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Published November 07, 2013, 09:14 PM

Grand Forks schools IDs cuts: Officials say schools can avoid deficit budget

Grand Forks Public Schools officials have identified $1.03 million in cuts that will allow the school district to avoid deficit spending this school year, none of which affect teaching staff or student programs, the district’s finance committee said Thursday.

By: Jennifer Johnson, Grand Forks Herald

Grand Forks Public Schools officials have identified $1.03 million in cuts that will allow the school district to avoid deficit spending this school year, none of which affect teaching staff or student programs, the district’s finance committee said Thursday.

Energy efficiency, discretionary travel and professional development were among the areas hundreds of the district’s employees agreed could be reduced, according to a survey.

However, the district is placing a “soft freeze” on hires in 2013-2014. Vacancies will be more closely examined to see if and how the position needs to be filled, said Business Manager Vicky Schwartz.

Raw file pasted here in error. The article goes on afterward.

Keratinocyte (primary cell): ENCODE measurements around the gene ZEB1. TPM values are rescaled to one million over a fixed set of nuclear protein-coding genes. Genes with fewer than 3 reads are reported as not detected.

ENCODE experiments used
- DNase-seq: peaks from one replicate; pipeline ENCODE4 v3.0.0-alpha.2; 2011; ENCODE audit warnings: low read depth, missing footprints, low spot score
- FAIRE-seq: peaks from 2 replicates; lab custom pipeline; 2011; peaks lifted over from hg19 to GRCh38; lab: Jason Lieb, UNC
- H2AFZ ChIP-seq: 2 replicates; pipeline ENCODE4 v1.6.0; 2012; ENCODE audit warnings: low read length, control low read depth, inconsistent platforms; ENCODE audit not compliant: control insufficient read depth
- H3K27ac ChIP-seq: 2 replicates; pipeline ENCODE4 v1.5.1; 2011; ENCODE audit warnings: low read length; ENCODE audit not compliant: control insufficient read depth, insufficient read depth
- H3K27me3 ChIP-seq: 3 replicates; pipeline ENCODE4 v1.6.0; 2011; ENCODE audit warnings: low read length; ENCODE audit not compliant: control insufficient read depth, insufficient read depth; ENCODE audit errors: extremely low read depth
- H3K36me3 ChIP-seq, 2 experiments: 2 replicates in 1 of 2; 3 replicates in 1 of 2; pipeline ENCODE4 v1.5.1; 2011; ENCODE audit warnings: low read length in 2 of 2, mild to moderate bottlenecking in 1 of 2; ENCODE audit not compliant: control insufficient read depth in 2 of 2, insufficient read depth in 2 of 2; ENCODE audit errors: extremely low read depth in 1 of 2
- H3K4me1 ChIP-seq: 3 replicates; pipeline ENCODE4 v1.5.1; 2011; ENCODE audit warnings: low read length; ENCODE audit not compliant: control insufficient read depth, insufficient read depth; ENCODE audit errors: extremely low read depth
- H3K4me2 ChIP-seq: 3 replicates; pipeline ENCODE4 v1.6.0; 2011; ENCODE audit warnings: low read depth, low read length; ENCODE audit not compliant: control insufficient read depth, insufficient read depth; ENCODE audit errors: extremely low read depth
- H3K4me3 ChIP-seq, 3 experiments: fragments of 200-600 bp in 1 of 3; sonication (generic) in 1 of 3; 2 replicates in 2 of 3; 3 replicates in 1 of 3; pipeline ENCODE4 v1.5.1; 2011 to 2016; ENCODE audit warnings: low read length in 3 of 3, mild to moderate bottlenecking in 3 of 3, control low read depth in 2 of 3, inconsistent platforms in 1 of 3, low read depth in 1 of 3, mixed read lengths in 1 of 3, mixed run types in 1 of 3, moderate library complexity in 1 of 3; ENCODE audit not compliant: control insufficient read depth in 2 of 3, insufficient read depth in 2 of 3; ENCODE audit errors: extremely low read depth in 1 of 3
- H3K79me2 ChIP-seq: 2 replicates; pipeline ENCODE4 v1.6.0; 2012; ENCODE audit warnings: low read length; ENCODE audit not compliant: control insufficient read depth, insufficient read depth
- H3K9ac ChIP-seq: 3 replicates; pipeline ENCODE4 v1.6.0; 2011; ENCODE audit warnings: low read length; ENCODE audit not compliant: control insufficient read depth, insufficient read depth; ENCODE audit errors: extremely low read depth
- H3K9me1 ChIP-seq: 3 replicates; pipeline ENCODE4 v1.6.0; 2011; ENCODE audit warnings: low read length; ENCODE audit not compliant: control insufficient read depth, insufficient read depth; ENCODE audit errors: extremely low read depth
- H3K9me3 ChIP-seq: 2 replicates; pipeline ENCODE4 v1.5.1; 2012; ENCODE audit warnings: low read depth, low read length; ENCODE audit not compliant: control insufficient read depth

Some of the major cuts included a $200,000 cut from the district technology budget and a $162,500 cut in school supplies and discretionary food purchases.

The district’s School Board recently came under fire by the public for proposing a 28.6-percent property tax increase and later reduced it to 21.6 percent.

A few members of the finance committee said they wanted to improve transparency.

School Board Vice President Mike St. Onge suggested that Schwartz provide more detailed financial information so board members “don’t just approve” the budget but have a greater understanding of it.

“We’re trying to make this a transparency issue,” he said.

This was the first meeting of the district’s finance committee, which was approved in late August by the School Board.

Historically, the district has never had such a committee, but board President Vicki Ericson suggested the creation of one so the board could stay more informed about federal and state education policy, said Superintendent Larry Nybladh.

The committee agreed to present its findings to the School Board for action at the next meeting on Nov. 12.

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